A wildfire quickly turned into an inferno and within hours had ravaged pine forests near the California ski town of Wrightwood – but only half of its more than 4,500 residents heeded mandatory evacuation orders.
Officials say it was another example of a disturbing trend in the state as wildfires speed through drought-starved vegetation during what could be California’s most hazardous fire season on record.
Instead of heading for safety, many homeowners are staying put and dialing 911 for help, U.S. Forest Service spokesman John Miller said.
“We have seen that throughout the state this year,” said Miller, who is assigned to San Bernardino National Forest, where the wildfire that threatened Wrightwood started Tuesday.
Crews, however, aren’t always able to reach those who stay behind in time.
In June, authorities found the burned remains of a man and woman who were caretakers of property in an area where an evacuation order had been issued near Potrero, about 45 miles east of San Diego.
Kim Boyle, who has experienced about a half-dozen wildfires during her decade in Wrightwood, said she would evacuate if she saw a fire actually burning in town.
“But it’d have to be closer for me, and I think that’s true for a lot of folks around here because they’ve been through this so many times,” she said.
The fire 60 miles east of Los Angeles cast an ominous gray-and-orange haze over the picturesque town at an elevation of 6,000 feet that’s known for its 1930s cabins.
The blaze began in the Cajon Pass region in hot, gusty conditions and swallowed at least 96 homes and 213 outbuildings as it scorched nearly 58 square miles in mountain and desert areas.
Air tankers bombarded rugged slopes with fire retardant and a squadron of helicopters dropped load after load of water. On the ground, firefighters and bulldozers worked to protect Wrightwood and other areas high in the San Gabriel Mountains.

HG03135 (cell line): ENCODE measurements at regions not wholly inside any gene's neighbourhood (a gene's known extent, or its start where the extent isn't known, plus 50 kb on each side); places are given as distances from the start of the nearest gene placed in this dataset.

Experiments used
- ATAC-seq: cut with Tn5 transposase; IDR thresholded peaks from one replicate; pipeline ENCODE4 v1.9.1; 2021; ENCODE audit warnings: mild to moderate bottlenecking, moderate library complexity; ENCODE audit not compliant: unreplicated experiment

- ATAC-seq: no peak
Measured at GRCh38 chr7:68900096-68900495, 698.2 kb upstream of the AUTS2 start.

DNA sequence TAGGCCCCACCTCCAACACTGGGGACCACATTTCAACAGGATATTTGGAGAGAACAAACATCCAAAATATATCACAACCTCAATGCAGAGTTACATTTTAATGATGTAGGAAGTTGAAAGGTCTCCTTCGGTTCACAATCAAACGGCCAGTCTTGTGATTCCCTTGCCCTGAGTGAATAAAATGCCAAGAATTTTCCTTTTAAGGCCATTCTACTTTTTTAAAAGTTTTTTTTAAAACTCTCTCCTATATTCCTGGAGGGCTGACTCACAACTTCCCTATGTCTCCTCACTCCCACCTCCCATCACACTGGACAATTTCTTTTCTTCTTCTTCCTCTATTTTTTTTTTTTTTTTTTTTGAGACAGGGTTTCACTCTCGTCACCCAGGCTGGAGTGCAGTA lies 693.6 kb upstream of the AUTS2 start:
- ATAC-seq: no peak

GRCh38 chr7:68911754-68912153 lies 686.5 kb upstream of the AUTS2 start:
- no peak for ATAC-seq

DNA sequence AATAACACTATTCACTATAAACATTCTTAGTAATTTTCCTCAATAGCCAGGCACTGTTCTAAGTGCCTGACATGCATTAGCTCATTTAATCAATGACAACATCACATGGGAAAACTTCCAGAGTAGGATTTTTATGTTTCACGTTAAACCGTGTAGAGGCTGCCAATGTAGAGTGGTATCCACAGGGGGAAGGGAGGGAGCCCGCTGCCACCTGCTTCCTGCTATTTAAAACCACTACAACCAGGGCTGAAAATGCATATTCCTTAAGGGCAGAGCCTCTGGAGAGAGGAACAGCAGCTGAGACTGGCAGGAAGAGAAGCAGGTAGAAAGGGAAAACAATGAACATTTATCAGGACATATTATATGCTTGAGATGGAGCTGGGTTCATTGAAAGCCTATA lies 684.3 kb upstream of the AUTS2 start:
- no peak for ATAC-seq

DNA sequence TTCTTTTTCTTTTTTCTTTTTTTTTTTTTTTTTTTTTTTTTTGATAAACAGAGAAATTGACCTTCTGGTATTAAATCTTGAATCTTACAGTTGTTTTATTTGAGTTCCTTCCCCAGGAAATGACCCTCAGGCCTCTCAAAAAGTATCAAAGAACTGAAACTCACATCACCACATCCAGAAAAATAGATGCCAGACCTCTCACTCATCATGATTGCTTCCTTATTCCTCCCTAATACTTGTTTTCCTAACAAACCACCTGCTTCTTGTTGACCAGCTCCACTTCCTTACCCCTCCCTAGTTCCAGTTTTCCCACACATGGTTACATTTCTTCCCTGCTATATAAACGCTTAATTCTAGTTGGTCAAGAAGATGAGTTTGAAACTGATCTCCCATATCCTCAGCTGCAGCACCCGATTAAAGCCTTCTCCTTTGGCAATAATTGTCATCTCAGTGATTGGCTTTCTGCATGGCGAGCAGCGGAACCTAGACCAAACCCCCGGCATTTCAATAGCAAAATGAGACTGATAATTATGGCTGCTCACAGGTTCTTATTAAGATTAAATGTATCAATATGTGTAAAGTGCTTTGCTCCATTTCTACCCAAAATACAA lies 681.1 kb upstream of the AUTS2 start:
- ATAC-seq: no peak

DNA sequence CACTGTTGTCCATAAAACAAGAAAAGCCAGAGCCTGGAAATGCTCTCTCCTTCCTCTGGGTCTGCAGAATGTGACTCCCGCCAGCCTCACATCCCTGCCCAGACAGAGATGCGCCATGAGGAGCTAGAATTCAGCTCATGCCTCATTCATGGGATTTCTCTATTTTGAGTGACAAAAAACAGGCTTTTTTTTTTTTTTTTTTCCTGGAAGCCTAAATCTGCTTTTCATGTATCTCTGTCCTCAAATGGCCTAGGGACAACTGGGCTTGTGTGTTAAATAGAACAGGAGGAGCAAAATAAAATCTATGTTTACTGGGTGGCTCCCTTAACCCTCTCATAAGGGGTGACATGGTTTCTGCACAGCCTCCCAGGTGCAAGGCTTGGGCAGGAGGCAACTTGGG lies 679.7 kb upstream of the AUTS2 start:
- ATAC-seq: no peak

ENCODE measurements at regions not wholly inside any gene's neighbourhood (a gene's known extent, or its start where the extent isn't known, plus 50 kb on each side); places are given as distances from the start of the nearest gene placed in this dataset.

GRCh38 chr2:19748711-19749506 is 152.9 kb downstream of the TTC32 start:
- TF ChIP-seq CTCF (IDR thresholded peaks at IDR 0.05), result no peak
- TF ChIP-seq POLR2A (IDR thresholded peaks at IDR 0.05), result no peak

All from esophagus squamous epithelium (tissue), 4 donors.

More than 34,000 homes and some 82,000 residents were under evacuation orders at one point. No deaths have been reported so far in this week’s blaze.
San Diego fire Capt. Robert Allen said fire engines have been stuck behind vehicles of people who have waited to the last second to leave.
“I can understand their feelings but at the same time it creates a hazard,” he said. “Not only do we have a fire to fight – now we have to save lives.”
Leaving or staying when fire approaches is often a personal decision – even though California and some other states consider it a criminal offense to ignore mandatory evacuation orders.
Such offenses, however, are rarely prosecuted, according to the American Bar Association.
Boyle said her family felt an obligation to stay and keep their Wrightwood Market open to support firefighters. She figured it would take 10 minutes to pack up family photos, important documents and clothes when they did decide to leave.
“Firemen come in and tell us what’s going on, and I think that helps us feel better because we get the scoop from them,” she said. “I trust they will do what they need to do and have always done for us. There have been a lot of wildfires around here but the town has always been safe.”
Many families that did evacuate will likely return and find their homes are gone.
Former volunteer firefighter Steve Boyd, 67, stayed behind during a 2003 blaze to protect his home in Lytle Creek from looters. But he decided to evacuate this week.
“It’s just stuff,” said Boyd, who joined a stream of vehicles on the only road out of town and headed to a shelter.
(Weber reported from Wrightwood and Watson from San Diego. Associated Press writers John Antczak and Robert Jablon in Los Angeles contributed to this report.)
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